ANKARA, Sept. 6 (Xinhua) -- Turkish President Abdullah Gul held talks with Armenian counterpart Serzh Sarkisian in Yerevan on Saturday, while watching together the World Cup football qualifiers, which was widely seen as an opportunity to help thaw the frozen ties between the two countries.
During the talks, the two presidents agreed to overcome decades of enmity between their two nations by lingering bitterness over disputed "massacres" against Armenians during Turkish Ottoman period, according to reports reaching here from the Armenian capital.
President Gul arrived in Yerevan earlier in the day after his Armenian counterpart Sarkisian invited him to watch the Saturday football match, becoming the first Turkish leader to visit Armenia.
Though Turkey recognized the state of Armenia soon after its independence, there has been no formal diplomatic relations between them currently.
Armenia has claimed that up to 1.5 million Armenians died as a result of "massacres" during the Turkish Ottoman period between 1915 and 1923, but Turkey categorically rejects the accusation, saying that 300,000 Armenians along with many Turks died in civil strife that emerged when the Armenians took up arms for independence in eastern Anatolia.
In 1993, Ankara also closed their land border in a show of solidarity with Azerbaijan, a Turkic-speaking ally which was fighting Armenian-backed separatists over the Nagorno-Karabakh region.
However, Yerevan's invitation for the football match and Ankara's positive response were widely considered "a goodwill gesture" of both sides to open a new charter of their bilateral relations.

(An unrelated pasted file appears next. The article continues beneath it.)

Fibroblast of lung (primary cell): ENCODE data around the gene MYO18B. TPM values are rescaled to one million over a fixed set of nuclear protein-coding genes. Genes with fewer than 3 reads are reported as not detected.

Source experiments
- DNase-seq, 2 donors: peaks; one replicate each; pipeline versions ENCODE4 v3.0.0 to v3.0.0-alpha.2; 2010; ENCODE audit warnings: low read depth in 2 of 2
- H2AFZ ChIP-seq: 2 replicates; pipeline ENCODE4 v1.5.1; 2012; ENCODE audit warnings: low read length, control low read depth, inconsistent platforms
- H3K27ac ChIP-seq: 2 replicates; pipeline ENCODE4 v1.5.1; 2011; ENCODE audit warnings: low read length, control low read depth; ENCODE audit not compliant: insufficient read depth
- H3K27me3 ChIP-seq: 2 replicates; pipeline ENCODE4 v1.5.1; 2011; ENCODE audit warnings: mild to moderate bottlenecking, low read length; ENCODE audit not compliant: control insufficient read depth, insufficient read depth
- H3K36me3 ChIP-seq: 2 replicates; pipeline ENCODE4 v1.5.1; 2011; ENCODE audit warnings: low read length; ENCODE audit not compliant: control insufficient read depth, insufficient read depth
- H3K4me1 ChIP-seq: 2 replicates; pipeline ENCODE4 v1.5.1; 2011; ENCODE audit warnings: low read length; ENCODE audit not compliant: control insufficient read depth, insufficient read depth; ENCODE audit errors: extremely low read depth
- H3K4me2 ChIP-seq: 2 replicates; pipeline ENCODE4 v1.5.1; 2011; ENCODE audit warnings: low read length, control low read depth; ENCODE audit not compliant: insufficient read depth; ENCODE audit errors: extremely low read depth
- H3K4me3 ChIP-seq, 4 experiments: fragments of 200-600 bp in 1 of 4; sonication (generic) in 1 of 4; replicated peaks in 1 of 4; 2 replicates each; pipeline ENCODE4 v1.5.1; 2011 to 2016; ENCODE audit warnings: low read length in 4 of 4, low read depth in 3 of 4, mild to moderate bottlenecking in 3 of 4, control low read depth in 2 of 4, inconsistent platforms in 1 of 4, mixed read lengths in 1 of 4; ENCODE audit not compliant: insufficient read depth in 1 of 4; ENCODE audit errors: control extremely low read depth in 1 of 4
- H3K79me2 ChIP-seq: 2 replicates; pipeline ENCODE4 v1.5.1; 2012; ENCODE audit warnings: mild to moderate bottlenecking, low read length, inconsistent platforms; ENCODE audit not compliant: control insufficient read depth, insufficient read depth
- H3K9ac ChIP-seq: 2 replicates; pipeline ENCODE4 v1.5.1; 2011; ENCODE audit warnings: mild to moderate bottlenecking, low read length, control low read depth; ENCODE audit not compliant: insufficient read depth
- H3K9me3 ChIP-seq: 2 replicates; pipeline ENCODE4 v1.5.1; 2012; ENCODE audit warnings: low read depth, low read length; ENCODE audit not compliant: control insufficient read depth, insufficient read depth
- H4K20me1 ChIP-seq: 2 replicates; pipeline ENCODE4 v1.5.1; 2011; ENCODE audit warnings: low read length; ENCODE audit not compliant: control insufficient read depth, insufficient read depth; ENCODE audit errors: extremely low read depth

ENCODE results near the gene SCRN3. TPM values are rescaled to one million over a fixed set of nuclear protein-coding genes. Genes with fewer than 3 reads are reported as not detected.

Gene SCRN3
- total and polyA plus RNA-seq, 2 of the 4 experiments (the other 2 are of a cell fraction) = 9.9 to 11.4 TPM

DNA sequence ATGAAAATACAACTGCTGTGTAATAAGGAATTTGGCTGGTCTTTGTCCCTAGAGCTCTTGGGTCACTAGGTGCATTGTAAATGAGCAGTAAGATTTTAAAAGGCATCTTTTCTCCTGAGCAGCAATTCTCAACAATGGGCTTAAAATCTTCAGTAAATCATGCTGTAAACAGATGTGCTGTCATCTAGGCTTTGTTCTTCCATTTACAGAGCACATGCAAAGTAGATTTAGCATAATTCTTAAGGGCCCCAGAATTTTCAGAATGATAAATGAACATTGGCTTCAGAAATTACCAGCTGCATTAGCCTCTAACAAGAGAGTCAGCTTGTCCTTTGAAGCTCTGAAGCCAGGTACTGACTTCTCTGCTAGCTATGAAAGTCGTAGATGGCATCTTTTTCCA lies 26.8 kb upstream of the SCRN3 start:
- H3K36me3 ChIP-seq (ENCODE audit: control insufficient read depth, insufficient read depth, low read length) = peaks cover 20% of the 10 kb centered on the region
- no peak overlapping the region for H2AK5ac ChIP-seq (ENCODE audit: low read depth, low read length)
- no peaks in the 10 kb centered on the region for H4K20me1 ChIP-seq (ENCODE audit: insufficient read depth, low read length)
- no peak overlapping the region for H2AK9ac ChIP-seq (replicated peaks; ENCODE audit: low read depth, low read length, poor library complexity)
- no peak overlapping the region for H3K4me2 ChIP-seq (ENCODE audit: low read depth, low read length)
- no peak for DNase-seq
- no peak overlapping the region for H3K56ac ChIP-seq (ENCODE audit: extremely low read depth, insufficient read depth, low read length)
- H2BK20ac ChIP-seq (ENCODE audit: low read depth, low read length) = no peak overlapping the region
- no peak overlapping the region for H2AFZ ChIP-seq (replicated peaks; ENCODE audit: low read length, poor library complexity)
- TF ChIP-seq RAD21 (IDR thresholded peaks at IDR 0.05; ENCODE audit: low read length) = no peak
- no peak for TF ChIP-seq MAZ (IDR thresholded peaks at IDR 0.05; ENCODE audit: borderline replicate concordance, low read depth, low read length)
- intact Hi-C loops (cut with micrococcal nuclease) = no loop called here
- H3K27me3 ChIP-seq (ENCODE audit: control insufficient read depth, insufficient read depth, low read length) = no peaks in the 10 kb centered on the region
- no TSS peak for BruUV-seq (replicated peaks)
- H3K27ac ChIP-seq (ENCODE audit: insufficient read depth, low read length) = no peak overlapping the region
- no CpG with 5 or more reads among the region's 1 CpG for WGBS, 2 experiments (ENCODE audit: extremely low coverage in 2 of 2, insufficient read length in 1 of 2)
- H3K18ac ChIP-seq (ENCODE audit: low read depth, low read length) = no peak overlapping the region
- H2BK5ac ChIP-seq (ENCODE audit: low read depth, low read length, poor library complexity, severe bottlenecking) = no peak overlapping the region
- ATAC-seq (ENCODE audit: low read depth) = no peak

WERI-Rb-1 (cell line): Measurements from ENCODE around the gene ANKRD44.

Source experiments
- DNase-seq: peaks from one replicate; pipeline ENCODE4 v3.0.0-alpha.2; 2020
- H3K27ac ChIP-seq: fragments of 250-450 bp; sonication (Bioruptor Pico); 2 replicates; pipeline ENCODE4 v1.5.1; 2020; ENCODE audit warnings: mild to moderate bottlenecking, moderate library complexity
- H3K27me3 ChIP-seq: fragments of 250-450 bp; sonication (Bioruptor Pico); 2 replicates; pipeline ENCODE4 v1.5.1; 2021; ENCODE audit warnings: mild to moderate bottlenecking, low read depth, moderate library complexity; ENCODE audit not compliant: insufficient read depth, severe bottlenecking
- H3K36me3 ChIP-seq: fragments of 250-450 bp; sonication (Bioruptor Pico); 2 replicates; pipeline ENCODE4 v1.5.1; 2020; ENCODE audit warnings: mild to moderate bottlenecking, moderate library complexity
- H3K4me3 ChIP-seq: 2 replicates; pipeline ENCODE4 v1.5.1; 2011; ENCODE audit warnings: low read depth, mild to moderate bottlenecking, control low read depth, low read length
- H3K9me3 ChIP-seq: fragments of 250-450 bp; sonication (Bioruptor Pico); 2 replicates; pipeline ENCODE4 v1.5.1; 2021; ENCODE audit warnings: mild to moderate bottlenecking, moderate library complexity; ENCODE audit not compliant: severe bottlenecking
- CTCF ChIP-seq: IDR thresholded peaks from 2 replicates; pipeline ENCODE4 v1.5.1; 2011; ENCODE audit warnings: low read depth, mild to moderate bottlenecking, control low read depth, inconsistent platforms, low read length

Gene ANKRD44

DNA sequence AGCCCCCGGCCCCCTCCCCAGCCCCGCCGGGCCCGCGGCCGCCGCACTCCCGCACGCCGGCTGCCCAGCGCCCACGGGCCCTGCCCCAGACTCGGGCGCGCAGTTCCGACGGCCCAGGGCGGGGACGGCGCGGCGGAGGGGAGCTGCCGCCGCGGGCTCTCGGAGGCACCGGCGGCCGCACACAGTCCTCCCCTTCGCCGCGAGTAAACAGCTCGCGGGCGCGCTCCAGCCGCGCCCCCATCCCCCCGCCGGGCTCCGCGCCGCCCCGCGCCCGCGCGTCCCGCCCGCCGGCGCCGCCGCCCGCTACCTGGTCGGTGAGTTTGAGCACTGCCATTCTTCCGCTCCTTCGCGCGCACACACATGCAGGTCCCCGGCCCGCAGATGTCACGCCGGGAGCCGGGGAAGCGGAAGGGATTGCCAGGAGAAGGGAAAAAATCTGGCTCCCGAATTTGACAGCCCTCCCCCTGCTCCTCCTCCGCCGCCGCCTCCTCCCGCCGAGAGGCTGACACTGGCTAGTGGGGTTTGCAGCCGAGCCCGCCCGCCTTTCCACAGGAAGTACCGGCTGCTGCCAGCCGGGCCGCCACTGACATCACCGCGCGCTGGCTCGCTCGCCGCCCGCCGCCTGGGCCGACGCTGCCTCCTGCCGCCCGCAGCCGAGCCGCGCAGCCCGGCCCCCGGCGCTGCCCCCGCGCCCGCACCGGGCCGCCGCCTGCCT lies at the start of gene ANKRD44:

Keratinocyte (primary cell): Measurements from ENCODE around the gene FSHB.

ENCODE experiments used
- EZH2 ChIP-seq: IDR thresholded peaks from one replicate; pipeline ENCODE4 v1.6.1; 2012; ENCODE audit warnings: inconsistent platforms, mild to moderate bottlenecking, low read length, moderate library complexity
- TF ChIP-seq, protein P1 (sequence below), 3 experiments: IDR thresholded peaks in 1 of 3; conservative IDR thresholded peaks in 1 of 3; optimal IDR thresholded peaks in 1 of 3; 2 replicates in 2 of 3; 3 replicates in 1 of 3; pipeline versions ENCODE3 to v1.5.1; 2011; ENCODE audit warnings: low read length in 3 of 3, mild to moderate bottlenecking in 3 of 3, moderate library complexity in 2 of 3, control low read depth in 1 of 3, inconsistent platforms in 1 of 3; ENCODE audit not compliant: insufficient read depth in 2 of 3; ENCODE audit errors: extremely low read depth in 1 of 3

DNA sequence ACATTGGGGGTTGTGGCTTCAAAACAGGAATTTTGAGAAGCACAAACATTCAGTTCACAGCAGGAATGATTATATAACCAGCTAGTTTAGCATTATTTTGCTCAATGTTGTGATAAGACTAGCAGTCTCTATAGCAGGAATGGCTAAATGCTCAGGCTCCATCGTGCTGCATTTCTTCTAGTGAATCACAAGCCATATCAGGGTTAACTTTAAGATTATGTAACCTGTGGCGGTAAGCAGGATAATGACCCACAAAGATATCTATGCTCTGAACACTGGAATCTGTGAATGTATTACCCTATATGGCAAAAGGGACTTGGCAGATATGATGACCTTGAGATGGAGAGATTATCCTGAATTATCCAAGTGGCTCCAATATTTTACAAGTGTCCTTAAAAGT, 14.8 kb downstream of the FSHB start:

Diplomatic sources welcomed Gul's "brave" decision to visit Armenia and said the football diplomacy would mark a major development.
According to them, there are major issues set the agenda of the Gul-Sarkisian meeting in Yerevan. One of them is Ankara's proposal to set up a joint committee of historians to study the allegations of "genocide" at the hands of the Ottoman Empire.
Turkey insists on the establishment of such a platform that will help historians, not politicians, discuss the history, but its calls have so far not yet been reciprocated by Yerevan.
Also on the horizon is the set-up of other committees for the normalization of relations, especially economic ties which depend heavily on the opening of the sealed border between the two countries.
On his way to Yerevan on Saturday, Gul expected the soccer match between Turkey and Armenia to help start dialogue between the two countries, adding that the soccer match could help in eradicating problems in the bilateral relations.
"This match is important beyond being the first match between the Turkish and Armenian national teams," Gul said, adding "if the right climate is established, everyone will benefit from this."
Turkish media hailed that Gul's visit aimed at improving the bilateral relations between Turkey and Armenia.
The visit is also supported by the international community.
U.S. Ambassador Ross Wilson said that Gul's visit to Yerevan is a "step forward" and the United States supported Turkish-Armenian dialog for a long time.
EU Enlargement Commissioner Olli Rehn hailed in a statement that "I warmly welcome President Gul's decision to attend the World Cup qualifying match between Armenia and Turkey in Yerevan on Saturday."
He said he hoped that Gul's "important first step" would be followed soon by others that lead to a full normalization of relations between the two countries, which would enhance stability in the region and prepare the ground for strengthened regional cooperation.
French President Nicolas Sarkozy, whose country currently holds the European Union's rotating presidency, on Saturday paid "tribute to the political courage of President Gul and President (Serzh) Sarkisian."
He said in a statement that "while the region is in the midst of a serious crisis, (his visit) is a courageous and historic gesture for Turkish-Armenian relations."
"It allows hope for progress soon in establishing normal relations between Turkey and Armenia," he said, hoping that reaching out will allow both countries to show the world that "reconciliation is possible through openness, dialogue and the respect of others."